Jewish Journal


by Andrea Adelson

Posted on May. 1, 2003 at 8:00 pm

Sports enthusiasts troll incessantly for the latest competitive edge. So Ron C. Harding, a golfer, skier and runner, immediately understood the curiosity of a fellow skier in Aspen last month.

"He wanted to compare feet to make sure he had the best," said Harding of Riverside, an above-the-knee double amputee who has three sets of legs for varying athletic and cosmetic needs.

"It turns out Shahr made his leg," Harding said. "I told him Shahr made mine, too."

The master legmaker common to both athletes is Shahr Lopatin, 51, who found his career calling visiting a friend in the amputee ward of an Israeli army hospital during the Six-Day War in 1967.

"I have a spot for people who lost limbs for their country," said Lopatin, who trained in Israel at the elbow of a mentor prosthetist before immigrating in 1976. Though he lacks a degree and certification, common in the industry, Lopatin has spent nearly 20 years as head of prosthetics at Fullerton's Sunny Hills Orthopedic Services Inc.

His penchant for veteran advocacy and self-promotion led Lopatin in March to propose that Israel's Ministry of Defense contract with Sunny Hills to make prosthetics for disabled veterans. Although the arrangement has yet to be formalized, Lopatin said the ministry has agreed to a preliminary test case. Ron, a soldier missing both legs and an arm, is scheduled to arrive with his family in June, he said.

Some Israel Defense Forces veterans missing two limbs currently are sent to Europe or the United States for medical treatment, a ministry official in Jerusalem said.

The military is dissatisfied with the current arrangement, because of the time required and its cost, Lopatin said. "The cost here is 10 times more than in Israel," he said, adding that two hip-to-toe artificial legs alone can cost $100,000. Lopatin promised more efficient, lower-cost service.

Noga Ben-Menahem, assistant to the director of medical services in orthopedic rehabilitation for the Defense Ministry, did not respond to an e-mail query about the proposed contract. Neither did a ministry spokesman confirm the arrangement.

Repairing fallen heroes isn't new to Lopatin. Of 200 clients seen annually, just 10 percent have lost limbs due to unusual events, such as war. Most undergo surgical amputation after losing function from diabetes or vascular disease, a scenario increasing in frequency as the population ages.

Lopatin said luck, rather than a sense of spiritual direction, steered him to a job with unique benefits, such as helping reclaim a full life for Semsudin Susic.

A former pro soccer player, Susic was a paramilitary fighter whose legs were shattered by a grenade during the defense of Tuzla, Bosnia, in 1992. Local Bosnian expatriates arranged for Susic's passage and pro bono medical work in 1997.

"It was the lowest point of my life," said Susic, who saw his future dwindling, tied to a wheelchair and with poor-fitting wooden legs. Now 33, he works full time to support a family and is an engineering student at California State University Fullerton.

Lopatin enlists Susic as a role model on bedside visits to other veterans. They are an unlikely pair with thick accents: one is short, outspoken and Jewish; the other, a reserved 6-foot-3 Muslim, who favors burritos.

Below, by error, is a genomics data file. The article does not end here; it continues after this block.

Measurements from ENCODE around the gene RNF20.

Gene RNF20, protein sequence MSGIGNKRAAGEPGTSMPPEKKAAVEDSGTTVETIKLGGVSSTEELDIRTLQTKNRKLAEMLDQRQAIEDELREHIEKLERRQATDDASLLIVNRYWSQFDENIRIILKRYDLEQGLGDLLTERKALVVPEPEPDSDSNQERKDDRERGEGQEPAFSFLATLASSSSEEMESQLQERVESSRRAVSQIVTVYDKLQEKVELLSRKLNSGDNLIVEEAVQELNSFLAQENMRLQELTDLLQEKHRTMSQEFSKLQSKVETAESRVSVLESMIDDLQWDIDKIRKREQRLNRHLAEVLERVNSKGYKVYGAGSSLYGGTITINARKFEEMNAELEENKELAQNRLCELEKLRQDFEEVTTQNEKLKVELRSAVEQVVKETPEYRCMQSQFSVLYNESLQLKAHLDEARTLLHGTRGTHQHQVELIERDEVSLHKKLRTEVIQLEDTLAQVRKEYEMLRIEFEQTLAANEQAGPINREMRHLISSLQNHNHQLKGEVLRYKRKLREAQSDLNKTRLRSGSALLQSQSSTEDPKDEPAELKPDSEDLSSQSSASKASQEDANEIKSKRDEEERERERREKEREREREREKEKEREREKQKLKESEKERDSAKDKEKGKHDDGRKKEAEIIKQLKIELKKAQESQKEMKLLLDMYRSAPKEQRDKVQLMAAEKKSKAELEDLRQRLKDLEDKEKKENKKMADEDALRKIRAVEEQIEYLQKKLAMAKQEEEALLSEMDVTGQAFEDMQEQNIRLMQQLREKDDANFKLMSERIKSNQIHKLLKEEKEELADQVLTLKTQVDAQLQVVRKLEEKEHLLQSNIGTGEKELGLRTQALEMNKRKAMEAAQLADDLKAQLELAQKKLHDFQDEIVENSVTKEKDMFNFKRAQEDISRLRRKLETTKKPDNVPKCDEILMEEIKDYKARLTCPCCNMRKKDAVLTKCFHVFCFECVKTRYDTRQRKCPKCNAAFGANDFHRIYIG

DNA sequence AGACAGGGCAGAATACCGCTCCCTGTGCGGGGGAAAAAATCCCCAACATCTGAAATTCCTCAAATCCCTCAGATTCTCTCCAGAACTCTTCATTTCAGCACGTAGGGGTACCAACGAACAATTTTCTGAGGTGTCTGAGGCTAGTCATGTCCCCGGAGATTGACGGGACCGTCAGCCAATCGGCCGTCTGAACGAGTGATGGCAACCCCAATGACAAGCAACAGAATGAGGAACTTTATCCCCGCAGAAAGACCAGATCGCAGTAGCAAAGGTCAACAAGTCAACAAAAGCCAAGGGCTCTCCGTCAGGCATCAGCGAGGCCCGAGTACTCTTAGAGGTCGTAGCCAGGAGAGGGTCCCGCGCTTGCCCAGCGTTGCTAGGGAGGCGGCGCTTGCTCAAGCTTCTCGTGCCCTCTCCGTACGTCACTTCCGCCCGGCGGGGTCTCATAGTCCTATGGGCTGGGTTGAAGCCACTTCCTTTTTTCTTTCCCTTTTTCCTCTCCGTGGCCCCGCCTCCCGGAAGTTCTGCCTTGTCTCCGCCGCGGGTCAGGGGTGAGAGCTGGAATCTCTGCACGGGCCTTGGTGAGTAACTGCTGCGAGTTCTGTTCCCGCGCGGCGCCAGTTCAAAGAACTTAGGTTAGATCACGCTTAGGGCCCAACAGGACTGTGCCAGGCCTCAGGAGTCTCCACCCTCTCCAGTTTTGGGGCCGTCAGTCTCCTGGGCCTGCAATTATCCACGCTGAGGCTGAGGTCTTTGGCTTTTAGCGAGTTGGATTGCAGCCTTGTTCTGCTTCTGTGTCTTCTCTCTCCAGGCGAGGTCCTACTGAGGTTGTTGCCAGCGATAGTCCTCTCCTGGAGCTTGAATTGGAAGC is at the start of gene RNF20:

In supervising Sunny Hills' seven certified prosthetists, Lopatin is attentive to an amputee's preferences, such as using components that permit swimming or wearing high-heels. Cost-conscious medical insurers often resist such customization and are reluctant to adopt new design advances.

Such cost pressures could grow worse, because the federal government is considering a new Medicare approach, requiring competitive bidding for prosthetics, said Lance Hoxie, director of a professional board in Alexandria, Va., that certifies the nation's 3,600 prosthetists.

Lopatin, of course, disagrees. "There's nothing too good for vets," he said.

That accounts for a career shift from prosthetist to proselytizer. Last month, Lopatin took a new marketing job for Freedom Innovations Inc., a start-up footmaker in Corona. He is impressed by the performance of their novel design that withstands high activity and closely simulates natural motion.

"He sticks up for clients," said Randy P. McFarland, Sunny Hills' owner and president, noting that Lopatin's stance is aligned with goals for better functionality set by the U.S. Veterans Administration. Lopatin will continue as a Sunny Hills consultant.

Lopatin is a child of Holocaust survivors, whose family resides in Yorba Linda. A self-described mechanic, he is gratified by restoring mobility to lives unnecessarily restricted.

Psychology is his best tool, because every client is grieving for a past life, Lopatin said. Many sink into depression.

"His greatest asset is his positive attitude; he won't let you quit on yourself," said James Bryan, a Redondo Beach eye doctor and basketball player who lost a leg to infection after joint-replacement surgery.

Like a proud parent, Lopatin lives for the moment a wheelchair-bound client takes a first step on a new leg. "Their faces are unbelievable," he said. "It's like they got struck by lightning."

Sunny Hills' annual golf clinic for the physically challenged will be held May 2 at the Fullerton Golf Course. For information, call (714) 738-4769.

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